In short, Acadians did not allow harsh weather, poor soil conditions, and an uncertain (or even hostile) political conditions to limit their culinary choices.
“Benjamin Deane” is a classic example of a confessional ballad, with a man in prison lamenting how he came to be there: bootlegging, adultery, and murder.
Blueberries & Leathery Ice
A pair of tall tales from Mount Desert Island.
Maine has a long and broad tradition of boat building, and in many coastal towns boat launches were a social event.
Breakfast in Hell
In the story heard here, the central character, when faced with a logjam early in the morning, claims he will break the jam or eat his breakfast in Hell and is subsequently killed when the jam breaks.
Eric Dow talks about how he came to build the type of boat known as a “peapod.”
Jim Cahill and Dot Ruppell
"Bye-Bye Longjohns" is a musical representation of how most Mainers feel by the time March rolls around. For some, this feeling comes even earlier. The song was written in western Maine over the course of the late twentieth century.
The major recurring theme in these folksongs from Maine and Maritime Canada is the flow of cultural products and people within the area of New Hampshire, Maine, and eastern Canada. But while this cultural and demographic exchange helped define the region, it did not mean there was no rivalry or animosity between states, provinces, or nations.
Cod Liver Oil
"Cod Liver Oil" was a popular song from Newfoundland, so popular in fact that many have claimed it as a Newfoundland song. It's origins, however, are not so clearly traced.
Flunking a Test & Hiroshima
The stories recounted here by Lydia Franz concern her experience in the United States Army as a cryptanalyst during World War II.
Glou Glou Glou
"Glou" appears in Helen Creighton's collection of Acadian folksongs, La Fleur du Rosier, as the "B" version of a song called "Le Matin Quand je me Leve," or "In the Morning When I Get Up." Both are versions of a French song well-known in French Canada and Louisiana, with a version dating back to at least 1658.
Green Corn Dance
The "Green Corn Dance" (or simply "Corn Dance") is a Penobscot song and dance tradition based on the legend of the first mother that tells of the origin of important horticultural plants. Briefly, the legend tells how first mother was sad because there was no food for her children.
"Guy Reed" is one of several songs by one of the great woods songmakers in Maine and the Maritimes, Joe Scott. Guy Reed, son of Joseph and Remember Mitchell Reed, was born in 1874 in the Byron, Maine area, and died in a logging accident just a few miles above Livermore Falls, Maine, on September 9, 1897.
Heenan and Sayers
Mrs. Elwood Nickerson
The ballad "Heenan and Sayers" described an event so popular that it overshadowed a civil war.
Herring and Pollock
To say that “Herring and Pollock” is a fish story is an understatement.
Jag har en vän (I Have a Friend)
"Jag har en van" is an old Swedish pietistic hymn, with words and music written by Nils Frykman in 1895. Swedish hymn writer Nils Frykman was part of the Swedish Free Church movement in old Sweden during the second half of the 19th century.
“John Roberts” is one of many woods songs that tells the sad tale of a river driver who died on the job.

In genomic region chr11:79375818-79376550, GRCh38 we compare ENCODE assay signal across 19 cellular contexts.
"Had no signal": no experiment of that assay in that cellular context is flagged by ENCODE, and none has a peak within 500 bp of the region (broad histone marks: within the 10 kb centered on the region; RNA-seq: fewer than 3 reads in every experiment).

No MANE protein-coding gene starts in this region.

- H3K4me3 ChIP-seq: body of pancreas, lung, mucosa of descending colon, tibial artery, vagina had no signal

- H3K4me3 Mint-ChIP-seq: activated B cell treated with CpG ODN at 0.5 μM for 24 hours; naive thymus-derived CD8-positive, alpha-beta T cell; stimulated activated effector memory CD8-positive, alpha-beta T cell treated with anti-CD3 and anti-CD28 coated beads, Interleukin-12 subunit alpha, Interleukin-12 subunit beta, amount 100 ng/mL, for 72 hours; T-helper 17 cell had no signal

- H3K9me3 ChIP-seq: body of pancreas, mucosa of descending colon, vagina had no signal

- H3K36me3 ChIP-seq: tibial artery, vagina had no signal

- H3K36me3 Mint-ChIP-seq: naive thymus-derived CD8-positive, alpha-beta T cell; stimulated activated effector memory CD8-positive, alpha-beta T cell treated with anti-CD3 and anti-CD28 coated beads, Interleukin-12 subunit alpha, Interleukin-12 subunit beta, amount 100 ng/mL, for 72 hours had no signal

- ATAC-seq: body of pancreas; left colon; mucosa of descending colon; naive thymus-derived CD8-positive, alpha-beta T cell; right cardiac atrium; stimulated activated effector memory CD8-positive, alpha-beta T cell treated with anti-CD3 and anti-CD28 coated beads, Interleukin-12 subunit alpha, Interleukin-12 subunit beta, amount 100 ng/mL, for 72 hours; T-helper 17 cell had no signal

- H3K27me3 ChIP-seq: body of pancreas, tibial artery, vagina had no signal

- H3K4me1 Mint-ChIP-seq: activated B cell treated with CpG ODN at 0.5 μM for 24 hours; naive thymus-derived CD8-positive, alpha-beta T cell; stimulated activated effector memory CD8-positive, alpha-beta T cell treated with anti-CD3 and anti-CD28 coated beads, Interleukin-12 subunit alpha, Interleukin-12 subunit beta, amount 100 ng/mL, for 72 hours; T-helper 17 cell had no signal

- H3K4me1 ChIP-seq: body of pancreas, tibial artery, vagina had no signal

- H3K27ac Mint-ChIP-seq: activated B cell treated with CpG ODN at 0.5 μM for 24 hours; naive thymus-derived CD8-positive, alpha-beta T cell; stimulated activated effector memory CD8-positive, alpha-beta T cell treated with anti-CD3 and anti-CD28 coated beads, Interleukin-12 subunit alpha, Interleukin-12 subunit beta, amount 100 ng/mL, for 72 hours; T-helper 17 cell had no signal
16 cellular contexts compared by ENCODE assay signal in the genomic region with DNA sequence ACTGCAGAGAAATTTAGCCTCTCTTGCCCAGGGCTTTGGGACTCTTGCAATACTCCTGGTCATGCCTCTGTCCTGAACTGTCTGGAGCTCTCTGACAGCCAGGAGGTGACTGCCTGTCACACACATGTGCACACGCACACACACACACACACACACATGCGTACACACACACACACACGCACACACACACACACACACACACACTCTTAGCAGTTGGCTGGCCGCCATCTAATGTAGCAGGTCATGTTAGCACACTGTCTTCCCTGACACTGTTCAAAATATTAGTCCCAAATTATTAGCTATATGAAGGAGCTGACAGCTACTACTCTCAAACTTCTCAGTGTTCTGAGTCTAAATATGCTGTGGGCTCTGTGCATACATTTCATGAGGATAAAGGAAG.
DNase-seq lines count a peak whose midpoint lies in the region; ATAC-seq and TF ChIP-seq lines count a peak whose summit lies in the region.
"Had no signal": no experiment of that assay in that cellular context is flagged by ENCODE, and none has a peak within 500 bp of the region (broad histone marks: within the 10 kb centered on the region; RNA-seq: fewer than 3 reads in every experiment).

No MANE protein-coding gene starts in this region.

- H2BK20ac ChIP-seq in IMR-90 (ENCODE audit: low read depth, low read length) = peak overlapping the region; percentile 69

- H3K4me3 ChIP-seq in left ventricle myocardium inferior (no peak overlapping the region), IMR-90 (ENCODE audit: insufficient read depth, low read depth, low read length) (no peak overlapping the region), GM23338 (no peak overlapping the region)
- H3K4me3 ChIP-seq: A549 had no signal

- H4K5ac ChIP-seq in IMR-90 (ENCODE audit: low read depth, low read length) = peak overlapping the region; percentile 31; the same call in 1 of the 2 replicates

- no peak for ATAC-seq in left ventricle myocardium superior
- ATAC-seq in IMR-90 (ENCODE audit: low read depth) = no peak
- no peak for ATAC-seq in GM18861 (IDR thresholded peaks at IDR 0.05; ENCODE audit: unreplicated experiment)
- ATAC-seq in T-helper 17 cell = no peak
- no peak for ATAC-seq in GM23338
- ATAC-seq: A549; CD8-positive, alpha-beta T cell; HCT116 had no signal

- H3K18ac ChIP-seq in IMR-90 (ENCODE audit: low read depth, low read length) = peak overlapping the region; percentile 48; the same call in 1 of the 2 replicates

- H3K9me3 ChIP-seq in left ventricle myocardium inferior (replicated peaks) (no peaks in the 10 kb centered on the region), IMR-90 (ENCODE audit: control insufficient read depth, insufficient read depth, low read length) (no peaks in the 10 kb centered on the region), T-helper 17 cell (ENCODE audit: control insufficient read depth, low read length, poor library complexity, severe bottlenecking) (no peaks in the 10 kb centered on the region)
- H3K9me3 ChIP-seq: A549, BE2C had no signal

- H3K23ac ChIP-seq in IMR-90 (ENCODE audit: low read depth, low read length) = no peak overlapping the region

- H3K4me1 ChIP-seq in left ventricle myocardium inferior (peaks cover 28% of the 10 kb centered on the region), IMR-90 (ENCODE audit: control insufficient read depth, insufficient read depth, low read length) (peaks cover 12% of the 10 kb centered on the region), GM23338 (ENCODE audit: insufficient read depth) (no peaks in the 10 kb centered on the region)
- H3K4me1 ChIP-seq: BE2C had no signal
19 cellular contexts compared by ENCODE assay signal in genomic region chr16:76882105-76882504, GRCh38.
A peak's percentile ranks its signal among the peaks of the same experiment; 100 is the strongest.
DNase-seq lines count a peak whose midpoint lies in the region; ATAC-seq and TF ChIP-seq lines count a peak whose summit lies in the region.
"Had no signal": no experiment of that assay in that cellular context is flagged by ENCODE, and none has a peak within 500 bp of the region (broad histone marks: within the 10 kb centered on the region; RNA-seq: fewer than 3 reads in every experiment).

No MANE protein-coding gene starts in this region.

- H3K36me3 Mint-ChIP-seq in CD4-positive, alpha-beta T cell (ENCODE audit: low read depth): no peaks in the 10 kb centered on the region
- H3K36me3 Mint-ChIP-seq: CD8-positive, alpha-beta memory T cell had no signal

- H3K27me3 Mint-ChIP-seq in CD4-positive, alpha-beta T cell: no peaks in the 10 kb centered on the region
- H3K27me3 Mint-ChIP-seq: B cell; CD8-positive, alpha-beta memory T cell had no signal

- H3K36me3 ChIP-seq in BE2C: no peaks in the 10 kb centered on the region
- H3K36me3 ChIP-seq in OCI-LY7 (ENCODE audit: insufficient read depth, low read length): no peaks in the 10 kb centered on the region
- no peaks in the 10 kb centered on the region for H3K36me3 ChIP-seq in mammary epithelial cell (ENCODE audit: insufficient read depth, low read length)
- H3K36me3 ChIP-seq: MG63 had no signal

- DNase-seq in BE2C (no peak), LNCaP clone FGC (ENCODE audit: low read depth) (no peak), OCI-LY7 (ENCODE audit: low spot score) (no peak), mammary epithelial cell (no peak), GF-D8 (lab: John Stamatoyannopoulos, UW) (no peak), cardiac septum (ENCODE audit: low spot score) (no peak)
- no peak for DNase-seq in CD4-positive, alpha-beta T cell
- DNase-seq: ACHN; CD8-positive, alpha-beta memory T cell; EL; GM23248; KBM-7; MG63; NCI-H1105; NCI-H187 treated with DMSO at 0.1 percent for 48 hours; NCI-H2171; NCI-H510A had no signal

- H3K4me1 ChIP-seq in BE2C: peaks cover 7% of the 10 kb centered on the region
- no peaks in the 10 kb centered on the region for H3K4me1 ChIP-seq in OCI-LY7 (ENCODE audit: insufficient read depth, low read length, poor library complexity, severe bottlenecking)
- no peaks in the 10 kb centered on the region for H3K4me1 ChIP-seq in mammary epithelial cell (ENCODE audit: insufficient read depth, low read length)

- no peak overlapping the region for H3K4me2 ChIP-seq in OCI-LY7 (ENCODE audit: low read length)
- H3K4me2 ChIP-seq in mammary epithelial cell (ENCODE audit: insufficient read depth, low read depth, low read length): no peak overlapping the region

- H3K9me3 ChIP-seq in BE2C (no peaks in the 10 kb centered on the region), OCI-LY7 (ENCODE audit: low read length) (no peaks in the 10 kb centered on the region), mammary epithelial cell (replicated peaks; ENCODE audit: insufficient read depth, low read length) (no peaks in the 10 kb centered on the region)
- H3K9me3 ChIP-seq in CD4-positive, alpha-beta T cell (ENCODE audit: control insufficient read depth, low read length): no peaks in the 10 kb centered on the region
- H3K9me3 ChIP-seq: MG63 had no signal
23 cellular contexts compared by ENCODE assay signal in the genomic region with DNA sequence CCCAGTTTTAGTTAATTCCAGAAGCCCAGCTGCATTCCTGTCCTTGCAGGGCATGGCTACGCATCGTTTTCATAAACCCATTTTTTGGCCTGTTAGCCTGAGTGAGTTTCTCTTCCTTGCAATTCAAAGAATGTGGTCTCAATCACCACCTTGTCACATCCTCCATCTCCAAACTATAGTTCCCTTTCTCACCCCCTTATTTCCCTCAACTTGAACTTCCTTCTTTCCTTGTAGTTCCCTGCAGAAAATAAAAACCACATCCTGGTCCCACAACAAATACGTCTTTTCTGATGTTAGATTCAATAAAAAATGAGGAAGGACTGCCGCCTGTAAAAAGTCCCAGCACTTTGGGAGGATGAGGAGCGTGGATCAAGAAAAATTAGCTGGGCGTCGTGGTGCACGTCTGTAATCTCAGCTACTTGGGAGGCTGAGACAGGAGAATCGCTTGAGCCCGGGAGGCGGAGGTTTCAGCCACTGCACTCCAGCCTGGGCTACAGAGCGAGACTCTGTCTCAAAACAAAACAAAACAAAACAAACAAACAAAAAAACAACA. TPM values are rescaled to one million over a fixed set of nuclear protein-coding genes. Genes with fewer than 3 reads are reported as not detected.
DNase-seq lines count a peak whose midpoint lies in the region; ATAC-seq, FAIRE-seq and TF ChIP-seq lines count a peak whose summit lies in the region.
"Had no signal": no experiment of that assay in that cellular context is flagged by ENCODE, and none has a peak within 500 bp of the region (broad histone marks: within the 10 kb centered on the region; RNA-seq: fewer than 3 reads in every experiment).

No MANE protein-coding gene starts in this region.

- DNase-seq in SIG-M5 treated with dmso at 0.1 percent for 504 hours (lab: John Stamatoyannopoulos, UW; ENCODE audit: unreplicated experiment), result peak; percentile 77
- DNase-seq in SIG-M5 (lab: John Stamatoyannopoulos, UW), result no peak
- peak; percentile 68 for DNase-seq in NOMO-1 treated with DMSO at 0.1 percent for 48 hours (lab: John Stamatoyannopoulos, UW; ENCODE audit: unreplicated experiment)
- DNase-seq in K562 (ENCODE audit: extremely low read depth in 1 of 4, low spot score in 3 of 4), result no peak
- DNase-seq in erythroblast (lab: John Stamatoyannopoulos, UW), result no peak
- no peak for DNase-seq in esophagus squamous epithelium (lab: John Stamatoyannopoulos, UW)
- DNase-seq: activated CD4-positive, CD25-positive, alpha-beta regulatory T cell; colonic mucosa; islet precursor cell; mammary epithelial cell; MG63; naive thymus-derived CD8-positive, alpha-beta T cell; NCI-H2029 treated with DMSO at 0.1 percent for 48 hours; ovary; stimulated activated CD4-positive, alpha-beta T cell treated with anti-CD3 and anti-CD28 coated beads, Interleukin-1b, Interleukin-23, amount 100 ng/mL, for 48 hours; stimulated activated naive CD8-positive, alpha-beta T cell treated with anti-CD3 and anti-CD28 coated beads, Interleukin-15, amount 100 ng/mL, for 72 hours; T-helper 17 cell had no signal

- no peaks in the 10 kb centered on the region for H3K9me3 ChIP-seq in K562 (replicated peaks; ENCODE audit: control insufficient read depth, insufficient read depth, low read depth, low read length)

Kluskap and His Twin Brother
Viola Solomon and Henrietta Black
The story heard here is one of many Wabanaki tales of Kluskap, a Wabanaki culture-hero.
"Krakoviak" is a tune named after a style of dance that originated in the area around Kraków in southern Poland (there the dance is called krakowiak). The tune heard here is one of many variants of the song to which the dance is performed.
Learning Family Healing Traditions
The story told here explains the process of teaching traditional medicine to a new generation. In Natalia Bragg's case, it was something of an accident.
Life on the Farm in the Old Days
Sunny Stutzman's story relates some basic differences between life on the farm in the old days and now, but also generally differences between life on the farm and anywhere else in society.
Albert "Cap" Collins
In this story, Albert "Hap" Collins talks about his maternal grandfather who worked as a mail carrier, delivering mail from the mainland to Long Island in Blue Hill Bay.
Man Made Lake
Gaylon "Jeep" Wilcox
“Man Made lake” is a commentary on the flooding of a twenty-five mile stretch of the Dead River in Western Maine, which submerged Flagstaff Plantation, Dead River Plantation, and Bigelow Township
Mary of the Wild Moor
"Mary of the Wild Moor" originated on English broadsides of the early 19th century and has been collected throughout the United States and Canada. It tells the story of a young woman returning home to her family and the tragic results that ensue.
Old Horse or The Sailor’s Grace
"Old Horse" is an old sea song (dating at least back to the 1830s, and probably long before that) that expresses sailors' dissatisfaction with the quality of their food.
Browse through all the songs and stories from the Maine Song and Story Sampler by title here. The Sampler contains songs and stories from the Maine Folklife Center's collection from about fifty areas of Maine and the Maritimes, creating a representative sample of geographical and cultural traditions.
Printing is not supported at the primary Gallery Thumbnail page. Please first navigate to a specific Image before printing.